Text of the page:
Europe rights court avoids ruling on Katyn massacre investigation

[JURIST] The European Court of Human Rights (ECHR) [official website] ruled [opinion, PDF] Monday that it is not competent to examine the adequacy of an investigation by Russian authorities into the1940 Katyn Massacre [Britannica backgrounder], where thousands of Polish prisoners of war were killed by the Soviet secret police (NKVD). The case was brought by 15 relatives of victims of the massacre who allege that the Russian government failed to conduct adequate investigations into the incident. The court held that Russia had failed to comply with its obligations to furnish necessary facilities for examination of the case under Article 38 of the European Convention of Human Rights [text, PDF] but that it was unable to examine the adequacy of Russia's investigation into the events that had occurred before the adoption of the Convention in 1950. Polish Foreign Minister Radek Sikorski stated that, despite the ruling, the Polish government will continue to support [AP report] the relatives of the victims in their attempt to discover the truth of what exactly happened to their deceased relatives during the massacre.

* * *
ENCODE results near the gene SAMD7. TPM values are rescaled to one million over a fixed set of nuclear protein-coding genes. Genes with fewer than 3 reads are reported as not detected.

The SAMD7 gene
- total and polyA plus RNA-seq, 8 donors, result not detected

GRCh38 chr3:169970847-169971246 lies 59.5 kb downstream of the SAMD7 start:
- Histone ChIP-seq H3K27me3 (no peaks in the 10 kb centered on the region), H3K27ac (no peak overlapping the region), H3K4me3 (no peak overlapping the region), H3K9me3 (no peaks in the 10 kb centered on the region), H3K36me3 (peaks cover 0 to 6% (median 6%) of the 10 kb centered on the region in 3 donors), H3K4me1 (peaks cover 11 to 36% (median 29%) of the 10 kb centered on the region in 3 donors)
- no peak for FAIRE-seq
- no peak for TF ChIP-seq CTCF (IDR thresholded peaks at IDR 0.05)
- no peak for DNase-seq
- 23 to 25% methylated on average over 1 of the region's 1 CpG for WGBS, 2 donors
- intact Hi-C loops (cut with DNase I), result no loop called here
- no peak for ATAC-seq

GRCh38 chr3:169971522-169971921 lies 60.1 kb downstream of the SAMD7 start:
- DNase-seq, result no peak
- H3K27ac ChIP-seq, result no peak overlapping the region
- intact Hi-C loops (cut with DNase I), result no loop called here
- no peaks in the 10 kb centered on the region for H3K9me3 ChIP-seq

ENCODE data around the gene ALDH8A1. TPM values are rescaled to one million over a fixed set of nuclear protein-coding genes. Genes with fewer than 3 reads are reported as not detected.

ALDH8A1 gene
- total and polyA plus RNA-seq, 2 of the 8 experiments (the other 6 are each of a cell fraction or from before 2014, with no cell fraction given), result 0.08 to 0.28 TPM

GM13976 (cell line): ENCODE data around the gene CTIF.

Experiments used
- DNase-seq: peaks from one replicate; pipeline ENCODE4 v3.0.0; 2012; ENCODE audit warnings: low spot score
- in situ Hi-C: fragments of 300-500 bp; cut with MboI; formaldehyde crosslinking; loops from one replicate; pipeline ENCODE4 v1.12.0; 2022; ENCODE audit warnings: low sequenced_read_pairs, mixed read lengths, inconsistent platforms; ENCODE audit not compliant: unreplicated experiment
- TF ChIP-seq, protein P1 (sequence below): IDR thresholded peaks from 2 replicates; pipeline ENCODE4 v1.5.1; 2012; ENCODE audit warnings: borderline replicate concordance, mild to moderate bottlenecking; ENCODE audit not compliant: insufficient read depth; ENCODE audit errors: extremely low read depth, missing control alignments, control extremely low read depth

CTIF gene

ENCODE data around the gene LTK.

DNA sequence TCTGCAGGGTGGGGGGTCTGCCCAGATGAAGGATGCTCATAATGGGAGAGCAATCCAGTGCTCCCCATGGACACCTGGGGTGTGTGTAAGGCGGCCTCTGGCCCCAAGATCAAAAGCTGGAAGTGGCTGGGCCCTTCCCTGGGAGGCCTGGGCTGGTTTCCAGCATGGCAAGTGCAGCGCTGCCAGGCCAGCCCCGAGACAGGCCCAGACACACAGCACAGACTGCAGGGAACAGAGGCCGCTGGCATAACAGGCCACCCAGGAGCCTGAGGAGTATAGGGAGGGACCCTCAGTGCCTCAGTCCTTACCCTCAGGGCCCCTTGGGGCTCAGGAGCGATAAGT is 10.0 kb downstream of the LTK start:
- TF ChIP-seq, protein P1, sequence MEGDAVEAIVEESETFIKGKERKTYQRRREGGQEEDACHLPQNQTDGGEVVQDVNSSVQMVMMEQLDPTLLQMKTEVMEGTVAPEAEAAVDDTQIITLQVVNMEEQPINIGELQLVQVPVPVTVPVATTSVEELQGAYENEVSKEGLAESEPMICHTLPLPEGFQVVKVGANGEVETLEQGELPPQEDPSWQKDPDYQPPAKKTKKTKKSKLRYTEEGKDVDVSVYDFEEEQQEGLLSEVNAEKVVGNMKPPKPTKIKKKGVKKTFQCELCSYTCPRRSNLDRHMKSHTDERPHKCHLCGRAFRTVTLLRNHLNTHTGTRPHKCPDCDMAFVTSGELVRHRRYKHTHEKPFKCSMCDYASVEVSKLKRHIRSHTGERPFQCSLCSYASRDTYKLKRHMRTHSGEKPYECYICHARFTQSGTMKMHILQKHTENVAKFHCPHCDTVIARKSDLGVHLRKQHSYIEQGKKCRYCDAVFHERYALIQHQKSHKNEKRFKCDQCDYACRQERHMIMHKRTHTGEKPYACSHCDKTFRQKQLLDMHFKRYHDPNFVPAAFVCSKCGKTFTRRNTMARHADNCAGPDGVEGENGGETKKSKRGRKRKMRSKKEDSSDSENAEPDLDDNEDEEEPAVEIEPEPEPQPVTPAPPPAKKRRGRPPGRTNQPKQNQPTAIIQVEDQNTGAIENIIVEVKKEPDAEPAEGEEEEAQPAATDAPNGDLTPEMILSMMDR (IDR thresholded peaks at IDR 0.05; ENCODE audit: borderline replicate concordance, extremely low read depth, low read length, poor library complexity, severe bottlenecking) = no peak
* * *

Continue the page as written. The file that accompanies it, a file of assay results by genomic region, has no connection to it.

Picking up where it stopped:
The 1940 killings have long been a point of tension between the Russian and Polish governments. The Soviets originally blamed the Nazis and Russia only acknowledged responsibility in 1990. Last April the ECHR concluded [JURIST report] that the massacre was a "war crime" but acknowledged that they could not force Russia to investigate the killings further. In February 2010 the Polish government joined the class action lawsuit [JURIST report] against Russia filed in the ECHR by 13 Polish citizens who are relatives of the victims. In January 2009 the victims' relatives were denied an appeal [JURIST report] by the Russian Supreme Court [official website, in Russian] to reopen investigations into the killings. The court reasoned that the Soviet-era criminal code to be applied to the killings places a 10-year statute of limitations on the proceedings. In 2010 the Russian government made public [JURIST report] documents [materials, in Russian] relating to the 1940 Katyn Massacre. Among the documents is a 1940 note signed by Joseph Stalin ordering the execution of Polish "nationalists and counter-revolutionaries."

 

About Paper Chase

Paper Chase is JURIST's real-time legal news service, powered by a team of 30 law student reporters and editors led by law professor Bernard Hibbitts at the University of Pittsburgh School of Law. As an educational service, Paper Chase is dedicated to presenting important legal news and materials rapidly, objectively and intelligibly in an accessible format.

© Copyright JURIST Legal News and Research Services, Inc., 2013.